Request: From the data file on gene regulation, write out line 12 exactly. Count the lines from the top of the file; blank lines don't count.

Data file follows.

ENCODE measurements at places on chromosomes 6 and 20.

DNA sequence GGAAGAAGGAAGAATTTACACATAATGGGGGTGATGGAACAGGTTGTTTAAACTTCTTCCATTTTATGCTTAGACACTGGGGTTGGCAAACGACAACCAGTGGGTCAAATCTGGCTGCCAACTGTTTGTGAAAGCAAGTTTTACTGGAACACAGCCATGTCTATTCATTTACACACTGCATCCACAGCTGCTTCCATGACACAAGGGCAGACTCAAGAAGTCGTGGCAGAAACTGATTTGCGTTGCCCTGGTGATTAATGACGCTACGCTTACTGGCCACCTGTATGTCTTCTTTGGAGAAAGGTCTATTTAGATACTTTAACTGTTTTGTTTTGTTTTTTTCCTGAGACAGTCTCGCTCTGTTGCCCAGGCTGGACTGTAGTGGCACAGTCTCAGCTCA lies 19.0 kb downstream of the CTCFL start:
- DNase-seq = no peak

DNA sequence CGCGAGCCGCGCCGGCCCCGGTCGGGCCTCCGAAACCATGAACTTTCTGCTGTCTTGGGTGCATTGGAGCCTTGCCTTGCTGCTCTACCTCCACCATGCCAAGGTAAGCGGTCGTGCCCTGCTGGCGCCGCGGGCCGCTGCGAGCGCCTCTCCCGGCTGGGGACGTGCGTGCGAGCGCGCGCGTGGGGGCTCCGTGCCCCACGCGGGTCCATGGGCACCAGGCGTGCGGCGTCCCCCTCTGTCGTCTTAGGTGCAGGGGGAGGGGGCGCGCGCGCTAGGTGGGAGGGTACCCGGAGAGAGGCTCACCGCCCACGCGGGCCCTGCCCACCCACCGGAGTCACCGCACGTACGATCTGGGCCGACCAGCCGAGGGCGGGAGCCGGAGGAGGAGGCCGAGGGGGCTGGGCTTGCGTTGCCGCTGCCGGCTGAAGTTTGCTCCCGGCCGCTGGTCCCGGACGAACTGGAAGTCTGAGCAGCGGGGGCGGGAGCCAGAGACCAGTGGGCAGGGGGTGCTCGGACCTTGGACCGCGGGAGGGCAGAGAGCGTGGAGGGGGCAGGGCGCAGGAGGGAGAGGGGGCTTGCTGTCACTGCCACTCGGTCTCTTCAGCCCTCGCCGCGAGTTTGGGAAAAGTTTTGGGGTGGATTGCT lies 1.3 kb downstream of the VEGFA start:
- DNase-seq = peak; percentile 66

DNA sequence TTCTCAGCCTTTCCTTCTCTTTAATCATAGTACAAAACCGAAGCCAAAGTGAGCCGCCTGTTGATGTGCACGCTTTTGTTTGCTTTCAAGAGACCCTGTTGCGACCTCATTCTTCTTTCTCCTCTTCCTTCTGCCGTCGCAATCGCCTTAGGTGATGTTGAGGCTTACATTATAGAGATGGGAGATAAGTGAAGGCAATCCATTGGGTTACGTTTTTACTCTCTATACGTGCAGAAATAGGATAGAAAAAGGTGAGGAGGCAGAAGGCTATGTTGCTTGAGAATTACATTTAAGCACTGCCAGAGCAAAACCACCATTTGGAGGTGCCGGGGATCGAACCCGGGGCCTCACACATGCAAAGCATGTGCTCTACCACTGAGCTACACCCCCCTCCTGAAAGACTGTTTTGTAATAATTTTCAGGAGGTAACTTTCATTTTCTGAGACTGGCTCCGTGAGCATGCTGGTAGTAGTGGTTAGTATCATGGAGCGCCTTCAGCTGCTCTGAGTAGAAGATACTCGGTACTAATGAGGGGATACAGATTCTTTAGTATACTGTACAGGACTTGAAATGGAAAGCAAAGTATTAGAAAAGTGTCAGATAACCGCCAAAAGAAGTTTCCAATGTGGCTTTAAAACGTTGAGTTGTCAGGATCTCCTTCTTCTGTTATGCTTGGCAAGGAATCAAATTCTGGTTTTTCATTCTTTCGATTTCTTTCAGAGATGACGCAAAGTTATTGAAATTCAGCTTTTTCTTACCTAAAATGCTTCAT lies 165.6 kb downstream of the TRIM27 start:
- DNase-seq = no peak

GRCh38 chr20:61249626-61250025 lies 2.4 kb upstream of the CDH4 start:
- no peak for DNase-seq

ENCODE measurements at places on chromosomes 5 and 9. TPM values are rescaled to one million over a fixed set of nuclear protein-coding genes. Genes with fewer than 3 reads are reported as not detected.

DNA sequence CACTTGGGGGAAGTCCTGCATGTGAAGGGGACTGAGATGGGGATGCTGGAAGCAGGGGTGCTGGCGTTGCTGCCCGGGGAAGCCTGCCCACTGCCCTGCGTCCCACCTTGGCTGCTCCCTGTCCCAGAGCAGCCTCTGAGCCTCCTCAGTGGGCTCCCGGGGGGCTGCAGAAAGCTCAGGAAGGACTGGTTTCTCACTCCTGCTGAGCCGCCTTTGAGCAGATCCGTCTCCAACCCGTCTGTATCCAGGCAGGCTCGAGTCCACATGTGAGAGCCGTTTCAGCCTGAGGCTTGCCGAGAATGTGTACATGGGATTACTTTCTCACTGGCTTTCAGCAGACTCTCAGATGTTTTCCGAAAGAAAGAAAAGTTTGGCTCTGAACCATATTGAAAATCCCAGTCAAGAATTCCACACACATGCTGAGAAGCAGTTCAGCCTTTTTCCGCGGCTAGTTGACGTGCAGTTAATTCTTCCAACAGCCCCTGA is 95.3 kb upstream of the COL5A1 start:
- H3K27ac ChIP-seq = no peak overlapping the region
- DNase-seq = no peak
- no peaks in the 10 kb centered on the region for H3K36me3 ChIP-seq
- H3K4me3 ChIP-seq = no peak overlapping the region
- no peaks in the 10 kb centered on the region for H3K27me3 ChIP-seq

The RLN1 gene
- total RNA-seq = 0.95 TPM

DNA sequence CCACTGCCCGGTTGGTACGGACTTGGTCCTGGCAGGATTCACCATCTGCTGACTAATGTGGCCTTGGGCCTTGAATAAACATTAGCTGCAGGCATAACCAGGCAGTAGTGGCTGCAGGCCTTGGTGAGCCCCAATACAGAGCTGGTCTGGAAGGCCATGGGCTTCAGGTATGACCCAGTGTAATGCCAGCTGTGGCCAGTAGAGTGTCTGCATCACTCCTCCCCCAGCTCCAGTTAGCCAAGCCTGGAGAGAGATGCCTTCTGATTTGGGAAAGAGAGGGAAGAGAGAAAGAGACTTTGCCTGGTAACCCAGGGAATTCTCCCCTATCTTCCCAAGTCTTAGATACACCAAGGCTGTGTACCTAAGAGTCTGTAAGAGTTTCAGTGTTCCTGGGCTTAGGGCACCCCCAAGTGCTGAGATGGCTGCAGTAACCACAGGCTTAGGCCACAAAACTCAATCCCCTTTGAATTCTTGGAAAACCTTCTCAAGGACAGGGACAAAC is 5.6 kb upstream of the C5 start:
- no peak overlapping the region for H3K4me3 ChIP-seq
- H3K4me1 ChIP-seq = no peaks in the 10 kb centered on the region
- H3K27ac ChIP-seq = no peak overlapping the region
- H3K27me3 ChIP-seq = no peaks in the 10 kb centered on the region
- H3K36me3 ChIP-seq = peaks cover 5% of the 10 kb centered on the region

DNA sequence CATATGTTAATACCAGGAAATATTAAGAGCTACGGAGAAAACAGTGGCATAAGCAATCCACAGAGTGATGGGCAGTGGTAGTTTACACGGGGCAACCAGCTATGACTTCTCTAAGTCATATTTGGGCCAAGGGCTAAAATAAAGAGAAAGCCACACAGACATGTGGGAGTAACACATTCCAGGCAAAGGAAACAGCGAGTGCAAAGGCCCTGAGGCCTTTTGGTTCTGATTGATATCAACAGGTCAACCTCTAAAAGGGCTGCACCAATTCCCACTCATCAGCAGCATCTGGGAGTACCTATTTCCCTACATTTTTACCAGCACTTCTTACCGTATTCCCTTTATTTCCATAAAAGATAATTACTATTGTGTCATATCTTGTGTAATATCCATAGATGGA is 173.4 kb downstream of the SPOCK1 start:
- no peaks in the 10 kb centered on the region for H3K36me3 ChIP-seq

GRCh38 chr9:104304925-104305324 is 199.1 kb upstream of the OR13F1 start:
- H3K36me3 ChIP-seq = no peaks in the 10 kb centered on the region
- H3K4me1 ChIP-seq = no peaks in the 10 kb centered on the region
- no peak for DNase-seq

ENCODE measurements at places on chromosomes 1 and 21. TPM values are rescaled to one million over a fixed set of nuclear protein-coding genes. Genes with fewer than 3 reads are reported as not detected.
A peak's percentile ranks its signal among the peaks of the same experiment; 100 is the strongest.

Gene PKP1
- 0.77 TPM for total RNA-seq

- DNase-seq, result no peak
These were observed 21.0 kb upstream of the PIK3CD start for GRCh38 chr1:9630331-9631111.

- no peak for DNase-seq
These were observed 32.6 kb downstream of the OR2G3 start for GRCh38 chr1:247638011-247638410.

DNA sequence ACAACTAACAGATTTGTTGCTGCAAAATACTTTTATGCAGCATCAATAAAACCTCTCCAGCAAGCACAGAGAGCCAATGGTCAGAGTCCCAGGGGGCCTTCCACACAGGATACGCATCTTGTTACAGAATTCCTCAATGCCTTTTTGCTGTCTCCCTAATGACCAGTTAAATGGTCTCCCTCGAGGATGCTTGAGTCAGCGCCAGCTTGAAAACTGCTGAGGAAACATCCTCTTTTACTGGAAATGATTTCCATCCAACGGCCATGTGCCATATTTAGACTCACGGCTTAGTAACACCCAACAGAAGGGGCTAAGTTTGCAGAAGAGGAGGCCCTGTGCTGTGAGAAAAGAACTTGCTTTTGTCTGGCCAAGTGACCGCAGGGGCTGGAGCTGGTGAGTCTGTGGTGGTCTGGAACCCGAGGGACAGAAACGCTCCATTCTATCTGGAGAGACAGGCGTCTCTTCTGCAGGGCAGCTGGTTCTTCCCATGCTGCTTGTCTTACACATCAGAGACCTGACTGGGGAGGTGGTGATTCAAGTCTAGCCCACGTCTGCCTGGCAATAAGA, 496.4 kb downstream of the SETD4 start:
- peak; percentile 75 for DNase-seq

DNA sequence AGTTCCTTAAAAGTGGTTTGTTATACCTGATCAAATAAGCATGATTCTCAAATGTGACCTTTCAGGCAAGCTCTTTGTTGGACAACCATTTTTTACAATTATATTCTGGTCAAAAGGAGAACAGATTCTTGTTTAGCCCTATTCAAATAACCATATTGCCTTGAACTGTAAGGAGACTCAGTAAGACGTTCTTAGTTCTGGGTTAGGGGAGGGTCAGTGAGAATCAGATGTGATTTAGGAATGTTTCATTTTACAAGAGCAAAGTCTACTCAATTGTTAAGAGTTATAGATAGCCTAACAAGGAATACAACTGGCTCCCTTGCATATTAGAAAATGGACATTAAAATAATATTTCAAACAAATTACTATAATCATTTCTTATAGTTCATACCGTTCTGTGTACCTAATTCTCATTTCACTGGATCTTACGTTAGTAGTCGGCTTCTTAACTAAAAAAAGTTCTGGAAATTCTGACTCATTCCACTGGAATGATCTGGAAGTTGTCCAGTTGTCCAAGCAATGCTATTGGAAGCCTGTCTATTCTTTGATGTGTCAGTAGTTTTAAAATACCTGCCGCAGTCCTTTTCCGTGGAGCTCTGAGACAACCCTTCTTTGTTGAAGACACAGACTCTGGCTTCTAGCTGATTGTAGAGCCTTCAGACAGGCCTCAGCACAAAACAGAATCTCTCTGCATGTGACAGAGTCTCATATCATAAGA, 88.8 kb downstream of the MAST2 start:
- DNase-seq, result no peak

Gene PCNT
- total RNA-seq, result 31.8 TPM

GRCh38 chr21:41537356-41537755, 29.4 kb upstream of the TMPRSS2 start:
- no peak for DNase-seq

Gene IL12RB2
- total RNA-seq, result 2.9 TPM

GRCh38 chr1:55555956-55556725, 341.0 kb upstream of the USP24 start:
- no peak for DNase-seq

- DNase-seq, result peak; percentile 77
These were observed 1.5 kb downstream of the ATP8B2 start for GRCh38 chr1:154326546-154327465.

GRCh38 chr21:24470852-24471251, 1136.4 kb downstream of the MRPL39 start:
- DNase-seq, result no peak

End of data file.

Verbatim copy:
- H3K27ac ChIP-seq = no peak overlapping the region